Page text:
Dodgers insider thinks shortstop solutions remain on opposite ends of spectrum

St. Louis Cardinals v Los Angeles Dodgers
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The Los Angeles Dodgers are somehow 22-15 and lead the NL West despite not having a true starting shortstop on the roster. This would be a death knell for most teams, but it's just another day at the office for LA.

When Trea Turner departed in free agency, Gavin Lux was supposed to take over as the starter. When Lux tore his ACL in spring training, the Dodgers' offseason trade for Miguel Rojas made a lot more sense. One of the better defenders at the position could slot in as the starter. Great.

But when Rojas started dealing with nagging injury after nagging injury, manager Dave Roberts made the call to make him a part-time player to preserve the veteran for the remainder of the season. He's also sporting an 18 OPS+ in almost 60 at-bats, so that's also not a real offensive option.

Instead, the Dodgers have given Mookie Betts reps at second base whenever the team has a right-handed starter on the mound (so far it's been six games, with another nine at second base). Chris Taylor has logged 16 games at shortstop, too. But it remains an imperfect situation.

At this juncture, however, there is no clear cut solution, and Fabian Ardaya of The Athletic acknowledges that. Or, you know, they could acquire a star at the trade deadline.

"If you’re the Dodgers, you’re hoping that the Brewers or White Sox are very out of it at the deadline this year and are amenable to trading someone like Willy Adames or Tim Anderson. Other than that, it’s either ramping up Mookie Betts’ time at the position (adding a corner outfielder against left-handed pitching at the deadline would be easier to find than a premier shortstop) or hoping Chris Taylor can turn the clock back to the first half of 2021, when he had an .834 OPS and helped the club absorb the loss of Corey Seager due to a broken hand."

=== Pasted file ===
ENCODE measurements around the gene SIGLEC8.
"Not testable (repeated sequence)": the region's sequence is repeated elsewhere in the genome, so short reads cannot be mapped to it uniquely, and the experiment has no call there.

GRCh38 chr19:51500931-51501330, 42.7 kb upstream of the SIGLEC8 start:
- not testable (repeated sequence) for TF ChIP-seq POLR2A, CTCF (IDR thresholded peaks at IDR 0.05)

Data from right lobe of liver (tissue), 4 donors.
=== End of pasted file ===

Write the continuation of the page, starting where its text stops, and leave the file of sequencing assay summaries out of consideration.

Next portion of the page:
Fabian Ardaya, The Athletic

Can the Dodgers afford to remove Betts' Gold Glove defense off right field this frequently? Is it worth it to play him at an unfamiliar position where he'll be required to move a whole lot more than he's already accustomed to? Though Taylor has heated up offensively, can the Dodgers rely on that aspect of his game sustaining after what we've seen for the better part of the last two years (second half of 2021 and all of 2022)?

As for the blockbuster options at the deadline, the Brewers have a winning record and are in a terrible NL Central, which means they're less and less likely to sell someone like Willy Adames. The White Sox might be dead in the water at 13-24. but will Tim Anderson be among the departed assets? He's been struggling mightily so far this season (.263/.309/.329 slash line with zero HR, five RBI and five walks) in 18 games, and only recently returned after missing almost a month with a sprained knee. If the Sox can't get the desired value for him when the time comes, they'll more than likely just keep him, since he's under club control through 2024 at a team-friendly salary.

So, yeah, expect the Dodgers' shortstop situation to remain a platoon operation up until the trade deadline buzzer, which may or may not provide what's needed. Not a great place to be, but it's all working for LA at the moment, so it's hard to complain with the early returns.